Member Case Study: Recurring Stress Fractures

author : AMSSM
comments : 0

Member Question from riorio

Earlier this year I had 2 stress fractures on my left foot. Both requiring 6 weeks rest. I am finally running injury free. How likely am I to get a stress fracture in the same location? Does having a previous stress fracture mean I am more likely to have it happen again?

I am taking all the precautions I can think of - I had my running form evaluated, purchased new shoes as recommended by a running shoe store and I no longer run on consecutive days. The thought of getting another stress fracture is always on my mind, especially as I up my mileage to train for an OLY and half-marathon.

Answer from Margarita Sevilla, MD FAAFP
Member AMSSM

Stress fractures are indeed very frustrating for athletes. The fact that you had two stress fractures in the same foot in a short span points to a biomechanical issue with your running or to excessive training. Sometimes doing too much too fast contributes to having more stress on those bones with not enough time to adjust.

Stress fractures are usually classified as high risk or low risk, and based upon the treatment that you received from your physician it sounds like they were low risk stress fractures. This classification refers to how quickly the fractures heal, and typically depends on the location of the bone and its blood supply. There is not necessarily more risk of having a recurrent fracture in the same place unless you don’t allow enough time for healing and return to training before the bone is completely healed. By running on alternate days, and looking thoroughly at shoes and running technique, it sounds like you are doing many of the right things.

You should also have a sports medicine physician or a foot and ankle doctor look at your feet. Certain biomechanical characteristics have been shown to be related to recurrent fractures, including a narrow tibia, a high degree of external rotation of the hip, a high longitudinal arch of the foot and a leg-leg discrepancy. Cross training is a great way to take the load off running, and is ideal for your triathlon training. You can add water running and some elliptical work on your running days. It is also good to vary the surfaces where you run.

My last suggestion, since you did have two stress fractures, would be to talk to your doctor about bone density studies. A bone density study would check to make sure that your bone density is normal. Key things to help assure good bone density are adequate nutrition, including calcium, and regular menstrual cycles. Factors that may slow healing of a stress fracture are smoking and use of anti-inflammatory medications. Good luck with your training.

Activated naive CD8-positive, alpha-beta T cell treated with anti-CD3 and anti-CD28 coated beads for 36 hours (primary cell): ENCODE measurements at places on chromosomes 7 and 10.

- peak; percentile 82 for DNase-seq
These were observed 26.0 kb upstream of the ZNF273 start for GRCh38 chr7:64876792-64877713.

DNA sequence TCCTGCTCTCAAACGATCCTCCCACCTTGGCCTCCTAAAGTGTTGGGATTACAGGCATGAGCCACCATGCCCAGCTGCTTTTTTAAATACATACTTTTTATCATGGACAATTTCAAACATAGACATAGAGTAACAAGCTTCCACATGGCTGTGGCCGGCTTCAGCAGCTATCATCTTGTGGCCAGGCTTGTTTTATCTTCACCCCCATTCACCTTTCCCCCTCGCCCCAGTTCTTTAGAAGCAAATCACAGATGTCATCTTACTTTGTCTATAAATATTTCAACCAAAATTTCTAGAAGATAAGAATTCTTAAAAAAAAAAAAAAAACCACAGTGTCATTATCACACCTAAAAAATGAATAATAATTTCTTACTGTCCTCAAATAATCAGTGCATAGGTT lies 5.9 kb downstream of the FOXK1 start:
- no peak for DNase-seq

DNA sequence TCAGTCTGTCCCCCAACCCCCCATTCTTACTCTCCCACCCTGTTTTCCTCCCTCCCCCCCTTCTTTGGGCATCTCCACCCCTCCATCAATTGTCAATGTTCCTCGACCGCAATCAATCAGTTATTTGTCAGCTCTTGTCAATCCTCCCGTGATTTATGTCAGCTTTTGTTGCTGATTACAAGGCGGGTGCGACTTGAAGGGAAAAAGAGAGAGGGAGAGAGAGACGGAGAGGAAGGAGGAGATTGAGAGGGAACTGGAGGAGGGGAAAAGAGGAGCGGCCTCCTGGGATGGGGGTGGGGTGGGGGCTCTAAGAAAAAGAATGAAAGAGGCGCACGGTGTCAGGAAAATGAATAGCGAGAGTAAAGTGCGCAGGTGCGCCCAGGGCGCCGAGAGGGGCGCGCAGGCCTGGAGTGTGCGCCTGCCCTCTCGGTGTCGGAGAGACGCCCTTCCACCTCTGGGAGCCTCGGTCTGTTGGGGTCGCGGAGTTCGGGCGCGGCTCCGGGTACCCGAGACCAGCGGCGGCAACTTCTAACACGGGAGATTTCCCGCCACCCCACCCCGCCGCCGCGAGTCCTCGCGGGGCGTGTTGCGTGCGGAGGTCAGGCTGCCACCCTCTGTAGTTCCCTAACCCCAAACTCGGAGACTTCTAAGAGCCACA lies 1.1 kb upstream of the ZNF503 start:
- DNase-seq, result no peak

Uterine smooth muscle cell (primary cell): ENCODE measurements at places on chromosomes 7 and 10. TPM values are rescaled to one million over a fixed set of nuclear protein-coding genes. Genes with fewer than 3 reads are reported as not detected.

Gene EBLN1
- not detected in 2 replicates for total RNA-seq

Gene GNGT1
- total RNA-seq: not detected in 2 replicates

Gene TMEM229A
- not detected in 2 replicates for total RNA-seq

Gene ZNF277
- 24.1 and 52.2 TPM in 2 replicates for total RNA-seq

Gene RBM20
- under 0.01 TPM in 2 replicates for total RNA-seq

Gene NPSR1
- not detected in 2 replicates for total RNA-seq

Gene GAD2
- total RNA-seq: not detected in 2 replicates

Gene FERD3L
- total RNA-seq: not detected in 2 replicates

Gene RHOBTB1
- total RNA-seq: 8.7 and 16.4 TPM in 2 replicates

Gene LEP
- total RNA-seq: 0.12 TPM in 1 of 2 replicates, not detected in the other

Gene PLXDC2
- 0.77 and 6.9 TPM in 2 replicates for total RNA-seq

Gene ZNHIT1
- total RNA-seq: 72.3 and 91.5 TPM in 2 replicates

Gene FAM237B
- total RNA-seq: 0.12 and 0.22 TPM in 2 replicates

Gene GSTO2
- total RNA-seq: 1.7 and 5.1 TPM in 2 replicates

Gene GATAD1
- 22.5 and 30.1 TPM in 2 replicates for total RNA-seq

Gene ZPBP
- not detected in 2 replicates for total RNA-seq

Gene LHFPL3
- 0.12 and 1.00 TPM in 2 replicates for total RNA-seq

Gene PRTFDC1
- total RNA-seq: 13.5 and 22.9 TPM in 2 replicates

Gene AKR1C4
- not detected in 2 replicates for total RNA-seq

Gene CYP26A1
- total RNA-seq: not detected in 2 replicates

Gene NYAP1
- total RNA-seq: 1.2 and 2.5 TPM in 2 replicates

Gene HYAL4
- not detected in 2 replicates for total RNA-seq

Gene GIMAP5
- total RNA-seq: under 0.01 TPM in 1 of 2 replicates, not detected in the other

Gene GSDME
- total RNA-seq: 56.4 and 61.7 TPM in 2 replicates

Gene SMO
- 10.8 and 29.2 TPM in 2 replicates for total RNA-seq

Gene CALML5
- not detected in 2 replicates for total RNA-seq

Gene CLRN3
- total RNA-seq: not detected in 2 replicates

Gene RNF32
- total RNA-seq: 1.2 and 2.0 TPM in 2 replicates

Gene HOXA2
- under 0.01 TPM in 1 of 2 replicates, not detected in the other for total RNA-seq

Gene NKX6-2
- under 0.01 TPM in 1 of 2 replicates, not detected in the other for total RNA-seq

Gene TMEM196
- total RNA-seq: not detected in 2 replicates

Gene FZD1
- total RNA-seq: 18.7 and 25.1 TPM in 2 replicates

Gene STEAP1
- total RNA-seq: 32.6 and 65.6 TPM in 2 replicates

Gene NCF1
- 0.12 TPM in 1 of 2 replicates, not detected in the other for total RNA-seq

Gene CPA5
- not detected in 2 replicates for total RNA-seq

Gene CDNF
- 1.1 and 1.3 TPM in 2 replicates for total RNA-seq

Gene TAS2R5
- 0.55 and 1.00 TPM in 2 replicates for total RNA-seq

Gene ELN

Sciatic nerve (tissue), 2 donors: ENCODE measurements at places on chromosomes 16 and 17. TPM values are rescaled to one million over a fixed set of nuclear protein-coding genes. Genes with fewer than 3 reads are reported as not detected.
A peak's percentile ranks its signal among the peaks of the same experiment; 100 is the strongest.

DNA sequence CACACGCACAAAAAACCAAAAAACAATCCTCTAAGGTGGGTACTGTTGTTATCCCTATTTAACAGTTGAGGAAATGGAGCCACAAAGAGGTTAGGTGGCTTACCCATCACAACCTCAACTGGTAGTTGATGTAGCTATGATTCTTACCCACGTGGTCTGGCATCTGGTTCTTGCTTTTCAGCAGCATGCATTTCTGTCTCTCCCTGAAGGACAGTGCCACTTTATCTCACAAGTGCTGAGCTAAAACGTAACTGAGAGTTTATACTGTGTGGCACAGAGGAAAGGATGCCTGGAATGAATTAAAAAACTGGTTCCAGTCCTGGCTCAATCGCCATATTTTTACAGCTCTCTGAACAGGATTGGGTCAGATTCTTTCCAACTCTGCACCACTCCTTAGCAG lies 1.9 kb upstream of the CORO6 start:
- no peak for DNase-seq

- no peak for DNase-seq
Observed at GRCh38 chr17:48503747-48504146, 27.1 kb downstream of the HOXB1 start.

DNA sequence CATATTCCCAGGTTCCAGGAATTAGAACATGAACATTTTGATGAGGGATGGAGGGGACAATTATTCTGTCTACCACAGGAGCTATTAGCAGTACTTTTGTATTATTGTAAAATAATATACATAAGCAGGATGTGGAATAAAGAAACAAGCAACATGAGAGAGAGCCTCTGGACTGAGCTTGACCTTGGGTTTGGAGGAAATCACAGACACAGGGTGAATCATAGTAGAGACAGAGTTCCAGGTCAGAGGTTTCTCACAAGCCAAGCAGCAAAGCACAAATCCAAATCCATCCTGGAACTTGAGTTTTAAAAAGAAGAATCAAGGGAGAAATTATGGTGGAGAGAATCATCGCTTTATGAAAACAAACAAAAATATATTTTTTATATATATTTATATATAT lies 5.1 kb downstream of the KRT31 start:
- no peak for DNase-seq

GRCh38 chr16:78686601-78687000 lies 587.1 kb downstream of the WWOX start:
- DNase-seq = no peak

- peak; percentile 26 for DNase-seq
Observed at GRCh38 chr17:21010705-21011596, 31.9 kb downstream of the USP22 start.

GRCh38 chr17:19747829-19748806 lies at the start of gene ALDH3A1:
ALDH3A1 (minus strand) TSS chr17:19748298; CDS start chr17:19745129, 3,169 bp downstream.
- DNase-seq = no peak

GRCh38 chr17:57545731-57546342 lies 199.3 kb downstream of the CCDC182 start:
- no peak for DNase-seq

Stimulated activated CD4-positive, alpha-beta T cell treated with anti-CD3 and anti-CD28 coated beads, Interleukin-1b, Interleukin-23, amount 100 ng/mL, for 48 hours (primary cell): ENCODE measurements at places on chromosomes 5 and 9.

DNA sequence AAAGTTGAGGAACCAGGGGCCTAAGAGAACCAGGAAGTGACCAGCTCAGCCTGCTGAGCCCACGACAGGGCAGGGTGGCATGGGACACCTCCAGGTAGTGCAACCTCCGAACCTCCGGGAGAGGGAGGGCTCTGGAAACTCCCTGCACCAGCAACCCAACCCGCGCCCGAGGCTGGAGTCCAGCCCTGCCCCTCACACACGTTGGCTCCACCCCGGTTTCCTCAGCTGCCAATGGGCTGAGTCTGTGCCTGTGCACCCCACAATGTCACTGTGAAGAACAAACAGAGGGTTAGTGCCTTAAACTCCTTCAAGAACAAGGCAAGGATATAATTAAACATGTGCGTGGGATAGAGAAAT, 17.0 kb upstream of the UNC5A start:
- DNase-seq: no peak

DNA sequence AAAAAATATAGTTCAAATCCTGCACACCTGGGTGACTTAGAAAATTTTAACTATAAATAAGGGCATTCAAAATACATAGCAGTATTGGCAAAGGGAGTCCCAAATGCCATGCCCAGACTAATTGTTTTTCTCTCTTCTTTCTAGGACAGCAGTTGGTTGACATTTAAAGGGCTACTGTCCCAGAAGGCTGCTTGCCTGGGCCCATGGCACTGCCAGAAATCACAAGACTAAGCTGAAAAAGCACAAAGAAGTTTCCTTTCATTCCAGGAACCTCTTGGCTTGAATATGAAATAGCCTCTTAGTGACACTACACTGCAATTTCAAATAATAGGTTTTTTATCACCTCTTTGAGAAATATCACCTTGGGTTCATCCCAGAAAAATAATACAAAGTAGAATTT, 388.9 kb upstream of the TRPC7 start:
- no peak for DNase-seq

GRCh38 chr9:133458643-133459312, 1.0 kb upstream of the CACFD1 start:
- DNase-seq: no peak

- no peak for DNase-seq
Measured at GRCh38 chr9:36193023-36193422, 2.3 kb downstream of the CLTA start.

Margarita Sevilla, MD FAAFP
HCMC Sports Medicine
Minneapolis, MN

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date: September 13, 2007

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AMSSM

The American Medical Society for Sports Medicine (AMSSM) was formed in 1991 to fill a void that has existed in sports medicine from its earliest beginnings. The founders most recognized and expert sports medicine specialists realized that while there are several physician organizations which support sports medicine, there has not been a forum specific for primary care non-surgical sports medicine physicians.

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avatarAMSSM

The American Medical Society for Sports Medicine (AMSSM) was formed in 1991 to fill a void that has existed in sports medicine from its earliest beginnings. The founders most recognized and expert sports medicine specialists realized that while there are several physician organizations which support sports medicine, there has not been a forum specific for primary care non-surgical sports medicine physicians.

FIND A SPORTS MEDICINE DOCTOR

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